World’s First 3D Print Bridge Opens in Amsterdam
The world’s first 3D-printed concrete bridge has just been opened in the Netherlands. The bridge, in Amsterdam, will mostly be used by cyclists.
A World First
Theo Salet from the Eindhoven University of Technology commented “The bridge is not very big, but it was rolled out by a printer, which makes it unique.” The bridge took a total for three months to build since printing commenced in July. The bridge is made from reinforced concrete, contains 800 layers, and is 26 feet long.
Work on printing the bridge, which has some 800 layers, took about three months after starting in June. The bridge is made of reinforced, pre-stressed concrete according to the university. Because 3D printing was used, there were several advantages over the traditional method of building bridges. These include using less concrete, as concrete is only printed exactly where it is needed, and therefore not wasted.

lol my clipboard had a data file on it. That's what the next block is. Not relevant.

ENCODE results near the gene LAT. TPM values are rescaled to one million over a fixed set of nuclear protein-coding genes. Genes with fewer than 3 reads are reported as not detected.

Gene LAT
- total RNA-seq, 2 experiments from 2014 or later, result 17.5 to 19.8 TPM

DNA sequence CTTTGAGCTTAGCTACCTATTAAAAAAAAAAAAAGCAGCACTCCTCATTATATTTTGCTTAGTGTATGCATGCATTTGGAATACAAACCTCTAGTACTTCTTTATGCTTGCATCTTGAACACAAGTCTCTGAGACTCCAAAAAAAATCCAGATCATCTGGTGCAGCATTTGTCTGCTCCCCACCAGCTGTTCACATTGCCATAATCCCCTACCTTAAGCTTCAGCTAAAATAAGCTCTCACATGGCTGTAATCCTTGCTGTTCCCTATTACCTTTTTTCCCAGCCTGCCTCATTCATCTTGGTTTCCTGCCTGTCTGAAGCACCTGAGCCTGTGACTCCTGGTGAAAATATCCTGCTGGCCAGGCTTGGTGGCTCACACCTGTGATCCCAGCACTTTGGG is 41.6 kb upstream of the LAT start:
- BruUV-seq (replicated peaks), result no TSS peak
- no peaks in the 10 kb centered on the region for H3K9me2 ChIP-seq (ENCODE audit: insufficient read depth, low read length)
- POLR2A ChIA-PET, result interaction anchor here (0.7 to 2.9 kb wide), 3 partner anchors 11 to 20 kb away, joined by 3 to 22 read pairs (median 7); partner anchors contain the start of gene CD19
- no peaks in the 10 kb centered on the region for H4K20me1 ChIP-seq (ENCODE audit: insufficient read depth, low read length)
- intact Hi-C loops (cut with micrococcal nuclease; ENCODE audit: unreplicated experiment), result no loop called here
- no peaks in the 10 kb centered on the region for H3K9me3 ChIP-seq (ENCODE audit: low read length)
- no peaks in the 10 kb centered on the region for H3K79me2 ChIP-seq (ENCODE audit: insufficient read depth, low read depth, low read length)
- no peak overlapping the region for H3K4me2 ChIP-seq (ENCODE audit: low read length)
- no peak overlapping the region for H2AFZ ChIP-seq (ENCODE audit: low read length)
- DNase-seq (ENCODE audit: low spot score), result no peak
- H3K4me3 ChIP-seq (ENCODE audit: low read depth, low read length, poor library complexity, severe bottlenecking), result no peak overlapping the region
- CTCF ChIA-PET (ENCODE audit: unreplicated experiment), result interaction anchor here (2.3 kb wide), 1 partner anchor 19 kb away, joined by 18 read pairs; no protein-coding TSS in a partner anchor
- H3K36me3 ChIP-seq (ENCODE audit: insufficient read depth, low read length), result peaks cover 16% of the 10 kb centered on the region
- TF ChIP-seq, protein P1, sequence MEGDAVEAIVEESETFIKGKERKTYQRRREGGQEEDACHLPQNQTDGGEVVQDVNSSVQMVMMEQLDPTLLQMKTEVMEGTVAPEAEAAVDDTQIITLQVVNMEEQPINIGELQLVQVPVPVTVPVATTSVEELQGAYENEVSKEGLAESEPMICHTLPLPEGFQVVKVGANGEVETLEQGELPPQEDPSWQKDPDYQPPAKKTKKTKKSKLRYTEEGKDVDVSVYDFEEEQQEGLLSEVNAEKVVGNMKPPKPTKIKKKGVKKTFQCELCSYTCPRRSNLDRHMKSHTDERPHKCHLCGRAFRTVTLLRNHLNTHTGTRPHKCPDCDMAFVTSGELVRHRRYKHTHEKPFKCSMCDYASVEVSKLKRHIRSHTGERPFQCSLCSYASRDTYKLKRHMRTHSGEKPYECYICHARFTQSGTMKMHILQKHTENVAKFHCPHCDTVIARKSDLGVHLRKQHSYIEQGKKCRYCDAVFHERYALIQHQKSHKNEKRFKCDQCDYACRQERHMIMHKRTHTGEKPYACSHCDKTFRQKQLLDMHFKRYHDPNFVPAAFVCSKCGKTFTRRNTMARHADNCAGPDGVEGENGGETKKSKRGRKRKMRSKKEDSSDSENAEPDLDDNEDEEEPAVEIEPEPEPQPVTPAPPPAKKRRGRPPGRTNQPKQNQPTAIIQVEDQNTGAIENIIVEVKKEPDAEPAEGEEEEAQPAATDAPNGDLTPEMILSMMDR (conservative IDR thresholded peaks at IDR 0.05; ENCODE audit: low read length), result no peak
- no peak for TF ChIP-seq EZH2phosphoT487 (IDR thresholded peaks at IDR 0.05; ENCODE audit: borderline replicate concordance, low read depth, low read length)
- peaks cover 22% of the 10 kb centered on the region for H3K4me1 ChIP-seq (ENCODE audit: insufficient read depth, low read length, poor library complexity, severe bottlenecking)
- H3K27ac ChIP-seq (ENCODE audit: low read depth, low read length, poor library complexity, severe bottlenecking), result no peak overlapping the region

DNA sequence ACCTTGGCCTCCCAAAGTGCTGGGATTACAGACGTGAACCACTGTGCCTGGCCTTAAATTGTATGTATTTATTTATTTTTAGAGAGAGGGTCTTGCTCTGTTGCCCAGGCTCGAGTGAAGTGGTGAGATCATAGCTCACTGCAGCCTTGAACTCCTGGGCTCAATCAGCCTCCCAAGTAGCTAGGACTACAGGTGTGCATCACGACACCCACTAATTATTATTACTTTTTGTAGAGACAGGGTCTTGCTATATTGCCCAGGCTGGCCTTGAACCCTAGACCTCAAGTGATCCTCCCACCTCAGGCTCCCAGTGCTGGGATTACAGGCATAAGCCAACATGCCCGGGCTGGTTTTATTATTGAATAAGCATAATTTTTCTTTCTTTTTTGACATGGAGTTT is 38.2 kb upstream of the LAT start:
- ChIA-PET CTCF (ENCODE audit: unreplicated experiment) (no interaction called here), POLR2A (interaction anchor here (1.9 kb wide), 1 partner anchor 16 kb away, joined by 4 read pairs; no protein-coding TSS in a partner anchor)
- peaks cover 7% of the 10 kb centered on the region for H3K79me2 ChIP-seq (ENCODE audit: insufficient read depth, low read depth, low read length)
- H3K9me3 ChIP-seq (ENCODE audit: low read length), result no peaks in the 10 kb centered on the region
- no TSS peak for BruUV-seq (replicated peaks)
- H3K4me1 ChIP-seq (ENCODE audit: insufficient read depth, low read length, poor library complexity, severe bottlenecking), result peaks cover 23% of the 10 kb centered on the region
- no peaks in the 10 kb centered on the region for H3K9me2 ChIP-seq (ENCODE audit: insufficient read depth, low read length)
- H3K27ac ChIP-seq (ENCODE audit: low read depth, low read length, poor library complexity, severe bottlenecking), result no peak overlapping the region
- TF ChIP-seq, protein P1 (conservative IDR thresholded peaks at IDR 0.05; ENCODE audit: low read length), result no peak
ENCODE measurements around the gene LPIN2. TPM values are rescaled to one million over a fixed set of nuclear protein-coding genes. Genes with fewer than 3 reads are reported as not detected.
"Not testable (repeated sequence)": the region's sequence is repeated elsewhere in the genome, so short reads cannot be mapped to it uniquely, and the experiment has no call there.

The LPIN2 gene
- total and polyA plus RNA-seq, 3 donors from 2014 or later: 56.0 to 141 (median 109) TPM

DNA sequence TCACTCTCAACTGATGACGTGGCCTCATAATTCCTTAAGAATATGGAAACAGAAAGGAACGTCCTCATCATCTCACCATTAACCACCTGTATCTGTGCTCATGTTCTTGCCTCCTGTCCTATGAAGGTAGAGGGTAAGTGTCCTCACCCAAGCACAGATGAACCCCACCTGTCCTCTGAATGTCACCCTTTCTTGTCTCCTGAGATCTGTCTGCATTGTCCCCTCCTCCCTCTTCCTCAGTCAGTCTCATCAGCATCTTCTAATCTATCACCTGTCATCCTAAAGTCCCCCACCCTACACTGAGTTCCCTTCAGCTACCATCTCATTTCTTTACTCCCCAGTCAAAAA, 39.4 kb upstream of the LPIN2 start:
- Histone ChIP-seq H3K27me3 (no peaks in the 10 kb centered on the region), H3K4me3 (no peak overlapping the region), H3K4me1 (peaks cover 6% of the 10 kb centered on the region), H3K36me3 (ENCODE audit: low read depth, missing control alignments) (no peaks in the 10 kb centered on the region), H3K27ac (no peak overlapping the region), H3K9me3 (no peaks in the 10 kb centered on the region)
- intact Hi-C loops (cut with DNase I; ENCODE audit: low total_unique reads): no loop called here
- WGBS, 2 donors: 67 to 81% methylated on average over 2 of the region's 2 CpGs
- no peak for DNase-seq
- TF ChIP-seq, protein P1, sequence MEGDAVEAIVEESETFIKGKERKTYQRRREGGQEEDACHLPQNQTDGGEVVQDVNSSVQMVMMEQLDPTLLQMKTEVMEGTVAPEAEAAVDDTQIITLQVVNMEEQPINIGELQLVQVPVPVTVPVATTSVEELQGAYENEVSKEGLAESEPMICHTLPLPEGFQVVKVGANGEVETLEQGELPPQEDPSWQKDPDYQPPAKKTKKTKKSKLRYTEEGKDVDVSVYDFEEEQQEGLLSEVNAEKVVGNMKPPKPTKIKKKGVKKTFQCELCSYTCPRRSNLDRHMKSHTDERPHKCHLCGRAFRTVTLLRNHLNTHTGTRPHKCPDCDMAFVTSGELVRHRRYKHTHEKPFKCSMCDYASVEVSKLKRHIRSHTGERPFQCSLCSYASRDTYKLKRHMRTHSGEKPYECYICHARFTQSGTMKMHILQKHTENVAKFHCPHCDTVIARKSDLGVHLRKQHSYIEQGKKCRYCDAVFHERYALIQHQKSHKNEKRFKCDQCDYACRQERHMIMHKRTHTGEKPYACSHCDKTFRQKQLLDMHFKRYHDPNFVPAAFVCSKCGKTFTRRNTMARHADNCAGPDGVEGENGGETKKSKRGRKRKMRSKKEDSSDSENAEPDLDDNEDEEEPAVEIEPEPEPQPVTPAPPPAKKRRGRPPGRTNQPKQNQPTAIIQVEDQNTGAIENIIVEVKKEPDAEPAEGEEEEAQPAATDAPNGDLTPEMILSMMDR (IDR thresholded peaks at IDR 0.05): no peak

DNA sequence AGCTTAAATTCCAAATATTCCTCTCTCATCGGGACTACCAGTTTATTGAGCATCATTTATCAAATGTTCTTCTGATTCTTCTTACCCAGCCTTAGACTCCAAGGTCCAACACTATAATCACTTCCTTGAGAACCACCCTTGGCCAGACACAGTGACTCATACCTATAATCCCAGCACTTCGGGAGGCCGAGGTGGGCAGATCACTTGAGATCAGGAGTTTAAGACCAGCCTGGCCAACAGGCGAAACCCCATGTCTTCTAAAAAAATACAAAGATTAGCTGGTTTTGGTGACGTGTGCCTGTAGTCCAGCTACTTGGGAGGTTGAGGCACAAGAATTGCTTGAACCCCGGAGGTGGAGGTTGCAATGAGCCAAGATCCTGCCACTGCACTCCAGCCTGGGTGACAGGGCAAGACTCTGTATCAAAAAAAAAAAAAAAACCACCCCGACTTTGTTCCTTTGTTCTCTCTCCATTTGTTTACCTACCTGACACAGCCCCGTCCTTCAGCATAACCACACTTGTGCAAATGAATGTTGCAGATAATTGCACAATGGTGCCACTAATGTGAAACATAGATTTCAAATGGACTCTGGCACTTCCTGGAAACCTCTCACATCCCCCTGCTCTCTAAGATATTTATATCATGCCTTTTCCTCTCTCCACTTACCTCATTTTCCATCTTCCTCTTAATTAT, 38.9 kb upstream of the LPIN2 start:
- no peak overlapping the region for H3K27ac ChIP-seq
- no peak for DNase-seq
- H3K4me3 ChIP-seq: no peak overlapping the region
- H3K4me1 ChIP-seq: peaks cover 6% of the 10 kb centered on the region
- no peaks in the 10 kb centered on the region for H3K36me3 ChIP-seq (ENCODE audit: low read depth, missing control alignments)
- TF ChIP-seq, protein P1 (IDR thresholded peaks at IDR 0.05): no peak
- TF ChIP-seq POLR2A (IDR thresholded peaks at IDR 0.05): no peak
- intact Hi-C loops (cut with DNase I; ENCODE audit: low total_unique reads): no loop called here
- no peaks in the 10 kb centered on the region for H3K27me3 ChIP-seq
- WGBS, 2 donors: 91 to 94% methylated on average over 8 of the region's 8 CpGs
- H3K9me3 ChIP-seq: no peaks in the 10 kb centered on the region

Netherlands: 3D printing leaders
This means that as fewer resources were wasted, there were less costs associated with the materials for making concrete. If this could be improved upon, this may mean 3D printing becomes the default method of creating large structures like bridges.
This further shows the Netherlands as a major part in the rise of 3D printing: Ultimaker, one of the largest 3D printer manufacturers, is also a Dutch company. In addition, MX3D, another Dutch startup is currently 3D printing a stainless steel bridge. The build is currently one third completed, the objective to open the bridge in June.
These developments are exciting for the 3D printing world. First bridges, in the future perhaps moon colonies? We will have to see if more companies try to develop large structures like bridges or houses using 3D printing. Perhaps in the next 20 years, we may see it become the preferred method of bridge-building.
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